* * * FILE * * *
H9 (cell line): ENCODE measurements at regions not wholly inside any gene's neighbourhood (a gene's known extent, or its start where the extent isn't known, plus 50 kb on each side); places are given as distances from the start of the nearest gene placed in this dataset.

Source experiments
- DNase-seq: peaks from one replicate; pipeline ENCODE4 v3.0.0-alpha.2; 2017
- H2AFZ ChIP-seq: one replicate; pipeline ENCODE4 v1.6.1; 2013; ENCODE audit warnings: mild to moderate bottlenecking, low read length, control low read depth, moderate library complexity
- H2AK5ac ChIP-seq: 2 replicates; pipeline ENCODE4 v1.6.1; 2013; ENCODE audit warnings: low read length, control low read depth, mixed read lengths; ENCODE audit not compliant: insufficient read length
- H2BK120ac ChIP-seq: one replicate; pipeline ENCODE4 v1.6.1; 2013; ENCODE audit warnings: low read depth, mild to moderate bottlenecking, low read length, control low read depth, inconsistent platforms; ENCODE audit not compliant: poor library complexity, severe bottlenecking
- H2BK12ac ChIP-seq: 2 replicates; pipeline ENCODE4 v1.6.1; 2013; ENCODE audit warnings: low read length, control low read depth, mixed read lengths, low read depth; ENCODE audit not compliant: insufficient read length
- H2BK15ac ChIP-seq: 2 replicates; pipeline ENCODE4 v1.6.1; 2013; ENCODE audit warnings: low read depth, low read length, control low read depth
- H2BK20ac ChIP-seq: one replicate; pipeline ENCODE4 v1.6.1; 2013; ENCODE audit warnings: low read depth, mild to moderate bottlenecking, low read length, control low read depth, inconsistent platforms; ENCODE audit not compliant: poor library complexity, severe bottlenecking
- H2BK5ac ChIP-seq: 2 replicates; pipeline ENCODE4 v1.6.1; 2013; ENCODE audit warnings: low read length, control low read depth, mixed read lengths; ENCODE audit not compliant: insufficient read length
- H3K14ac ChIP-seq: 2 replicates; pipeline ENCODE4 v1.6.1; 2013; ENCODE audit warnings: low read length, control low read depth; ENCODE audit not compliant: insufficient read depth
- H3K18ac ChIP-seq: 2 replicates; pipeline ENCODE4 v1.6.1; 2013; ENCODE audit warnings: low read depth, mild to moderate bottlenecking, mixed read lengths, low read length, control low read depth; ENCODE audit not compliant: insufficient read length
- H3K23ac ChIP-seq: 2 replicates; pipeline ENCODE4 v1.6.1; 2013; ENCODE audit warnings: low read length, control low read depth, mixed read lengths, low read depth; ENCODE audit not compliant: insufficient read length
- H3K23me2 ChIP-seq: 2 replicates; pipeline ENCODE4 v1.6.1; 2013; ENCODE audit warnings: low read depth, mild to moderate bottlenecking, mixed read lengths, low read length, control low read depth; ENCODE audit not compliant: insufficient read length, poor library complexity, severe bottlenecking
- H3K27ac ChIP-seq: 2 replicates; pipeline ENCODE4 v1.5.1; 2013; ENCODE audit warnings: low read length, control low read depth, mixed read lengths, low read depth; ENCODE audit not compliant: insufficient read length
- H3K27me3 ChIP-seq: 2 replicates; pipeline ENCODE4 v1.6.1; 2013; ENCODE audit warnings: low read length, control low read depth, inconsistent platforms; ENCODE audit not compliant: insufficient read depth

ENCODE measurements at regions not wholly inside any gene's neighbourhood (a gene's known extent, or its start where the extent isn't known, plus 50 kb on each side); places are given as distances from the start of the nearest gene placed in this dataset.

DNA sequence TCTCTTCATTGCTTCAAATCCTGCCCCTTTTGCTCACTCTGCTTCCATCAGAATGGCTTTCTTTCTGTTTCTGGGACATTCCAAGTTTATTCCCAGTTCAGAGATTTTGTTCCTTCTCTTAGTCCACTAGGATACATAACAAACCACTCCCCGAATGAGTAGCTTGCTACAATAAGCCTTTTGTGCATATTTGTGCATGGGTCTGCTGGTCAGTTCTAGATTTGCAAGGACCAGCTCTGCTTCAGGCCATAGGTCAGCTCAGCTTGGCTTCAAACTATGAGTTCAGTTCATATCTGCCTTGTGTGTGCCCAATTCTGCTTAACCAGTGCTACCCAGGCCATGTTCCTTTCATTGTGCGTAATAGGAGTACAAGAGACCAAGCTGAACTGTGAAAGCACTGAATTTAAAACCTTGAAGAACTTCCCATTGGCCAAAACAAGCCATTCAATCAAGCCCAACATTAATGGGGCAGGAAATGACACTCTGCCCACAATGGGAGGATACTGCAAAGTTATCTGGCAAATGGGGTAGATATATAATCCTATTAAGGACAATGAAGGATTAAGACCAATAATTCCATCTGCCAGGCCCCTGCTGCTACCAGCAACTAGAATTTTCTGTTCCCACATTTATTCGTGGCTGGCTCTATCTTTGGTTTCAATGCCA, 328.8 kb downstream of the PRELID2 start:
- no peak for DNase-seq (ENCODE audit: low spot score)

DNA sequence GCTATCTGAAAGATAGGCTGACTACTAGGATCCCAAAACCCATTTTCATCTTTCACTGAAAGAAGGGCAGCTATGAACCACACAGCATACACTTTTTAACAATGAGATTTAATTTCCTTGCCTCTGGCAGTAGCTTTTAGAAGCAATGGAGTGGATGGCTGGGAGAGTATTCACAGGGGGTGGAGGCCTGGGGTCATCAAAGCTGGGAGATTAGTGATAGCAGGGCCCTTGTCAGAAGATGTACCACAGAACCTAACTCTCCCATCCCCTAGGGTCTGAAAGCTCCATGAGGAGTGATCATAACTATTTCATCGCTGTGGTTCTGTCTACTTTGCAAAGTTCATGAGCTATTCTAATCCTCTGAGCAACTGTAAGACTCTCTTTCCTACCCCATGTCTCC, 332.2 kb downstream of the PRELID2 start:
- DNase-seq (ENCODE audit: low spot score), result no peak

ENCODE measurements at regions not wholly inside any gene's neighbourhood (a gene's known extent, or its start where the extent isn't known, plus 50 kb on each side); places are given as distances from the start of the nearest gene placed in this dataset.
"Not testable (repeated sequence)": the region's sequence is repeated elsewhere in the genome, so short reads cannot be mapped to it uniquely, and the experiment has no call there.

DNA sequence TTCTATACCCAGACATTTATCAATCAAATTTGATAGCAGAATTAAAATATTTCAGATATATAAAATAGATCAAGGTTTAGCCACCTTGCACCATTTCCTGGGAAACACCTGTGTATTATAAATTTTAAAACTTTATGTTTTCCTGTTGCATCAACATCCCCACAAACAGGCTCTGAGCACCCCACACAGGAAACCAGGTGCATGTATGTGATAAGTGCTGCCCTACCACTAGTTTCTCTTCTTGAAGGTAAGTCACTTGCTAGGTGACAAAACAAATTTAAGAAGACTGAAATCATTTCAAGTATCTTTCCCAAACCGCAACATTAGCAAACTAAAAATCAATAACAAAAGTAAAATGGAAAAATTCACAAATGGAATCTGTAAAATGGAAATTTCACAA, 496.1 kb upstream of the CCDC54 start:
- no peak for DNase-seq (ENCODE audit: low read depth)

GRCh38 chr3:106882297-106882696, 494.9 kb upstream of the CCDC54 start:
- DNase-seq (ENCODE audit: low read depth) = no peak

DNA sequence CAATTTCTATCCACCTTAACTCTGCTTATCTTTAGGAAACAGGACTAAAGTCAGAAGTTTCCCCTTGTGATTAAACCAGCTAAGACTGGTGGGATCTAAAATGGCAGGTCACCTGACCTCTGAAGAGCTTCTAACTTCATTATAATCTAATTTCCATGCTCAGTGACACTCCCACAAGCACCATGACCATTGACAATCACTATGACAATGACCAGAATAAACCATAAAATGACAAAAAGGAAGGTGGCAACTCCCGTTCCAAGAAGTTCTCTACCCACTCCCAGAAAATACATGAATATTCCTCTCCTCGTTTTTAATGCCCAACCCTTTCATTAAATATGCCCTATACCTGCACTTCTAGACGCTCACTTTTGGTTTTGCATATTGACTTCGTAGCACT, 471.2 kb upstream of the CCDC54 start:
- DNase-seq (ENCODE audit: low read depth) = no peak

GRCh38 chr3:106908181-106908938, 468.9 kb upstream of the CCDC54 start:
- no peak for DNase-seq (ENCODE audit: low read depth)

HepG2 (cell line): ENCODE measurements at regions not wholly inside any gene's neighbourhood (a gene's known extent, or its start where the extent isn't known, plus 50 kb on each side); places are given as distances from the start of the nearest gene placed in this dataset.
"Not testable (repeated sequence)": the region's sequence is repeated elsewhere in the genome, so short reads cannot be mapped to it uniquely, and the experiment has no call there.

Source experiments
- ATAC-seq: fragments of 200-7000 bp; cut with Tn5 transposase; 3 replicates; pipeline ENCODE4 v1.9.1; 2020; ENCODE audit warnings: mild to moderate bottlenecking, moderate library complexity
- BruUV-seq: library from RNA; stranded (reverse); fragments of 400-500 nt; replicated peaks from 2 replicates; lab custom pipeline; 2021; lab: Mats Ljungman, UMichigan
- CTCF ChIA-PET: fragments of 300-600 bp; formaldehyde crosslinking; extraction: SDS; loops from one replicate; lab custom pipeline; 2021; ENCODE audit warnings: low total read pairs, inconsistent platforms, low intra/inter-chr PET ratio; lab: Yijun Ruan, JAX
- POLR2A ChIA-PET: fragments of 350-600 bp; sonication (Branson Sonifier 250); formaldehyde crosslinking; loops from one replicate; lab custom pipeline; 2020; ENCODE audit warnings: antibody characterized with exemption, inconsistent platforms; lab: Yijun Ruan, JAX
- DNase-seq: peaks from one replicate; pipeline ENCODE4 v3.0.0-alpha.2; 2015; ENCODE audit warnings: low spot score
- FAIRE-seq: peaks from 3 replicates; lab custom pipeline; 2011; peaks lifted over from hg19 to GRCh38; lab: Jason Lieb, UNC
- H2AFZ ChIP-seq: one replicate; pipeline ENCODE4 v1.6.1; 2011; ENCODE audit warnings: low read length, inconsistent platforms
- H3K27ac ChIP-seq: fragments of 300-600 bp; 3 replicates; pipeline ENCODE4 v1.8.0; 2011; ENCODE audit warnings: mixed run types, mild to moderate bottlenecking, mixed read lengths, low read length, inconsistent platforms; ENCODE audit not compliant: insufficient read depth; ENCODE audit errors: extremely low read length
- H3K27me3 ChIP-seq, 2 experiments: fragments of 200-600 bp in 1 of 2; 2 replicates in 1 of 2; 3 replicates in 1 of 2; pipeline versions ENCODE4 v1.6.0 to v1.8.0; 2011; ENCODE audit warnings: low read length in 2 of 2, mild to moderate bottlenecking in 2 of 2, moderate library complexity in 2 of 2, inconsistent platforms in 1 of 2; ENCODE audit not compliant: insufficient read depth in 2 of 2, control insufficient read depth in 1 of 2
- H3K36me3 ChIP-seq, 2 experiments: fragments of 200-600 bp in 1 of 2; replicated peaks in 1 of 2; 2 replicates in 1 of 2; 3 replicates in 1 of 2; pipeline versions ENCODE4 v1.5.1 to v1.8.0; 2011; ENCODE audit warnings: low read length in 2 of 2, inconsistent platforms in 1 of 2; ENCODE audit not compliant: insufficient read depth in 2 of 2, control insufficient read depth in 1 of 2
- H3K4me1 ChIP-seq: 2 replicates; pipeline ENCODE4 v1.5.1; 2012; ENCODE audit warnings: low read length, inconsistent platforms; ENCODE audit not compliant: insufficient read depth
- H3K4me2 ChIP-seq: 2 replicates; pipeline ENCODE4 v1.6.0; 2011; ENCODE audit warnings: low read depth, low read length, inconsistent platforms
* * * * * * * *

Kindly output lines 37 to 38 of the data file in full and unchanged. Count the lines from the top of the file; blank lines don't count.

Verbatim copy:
- CTCF ChIA-PET: fragments of 300-600 bp; formaldehyde crosslinking; extraction: SDS; loops from one replicate; lab custom pipeline; 2021; ENCODE audit warnings: low total read pairs, inconsistent platforms, low intra/inter-chr PET ratio; lab: Yijun Ruan, JAX
- POLR2A ChIA-PET: fragments of 350-600 bp; sonication (Branson Sonifier 250); formaldehyde crosslinking; loops from one replicate; lab custom pipeline; 2020; ENCODE audit warnings: antibody characterized with exemption, inconsistent platforms; lab: Yijun Ruan, JAX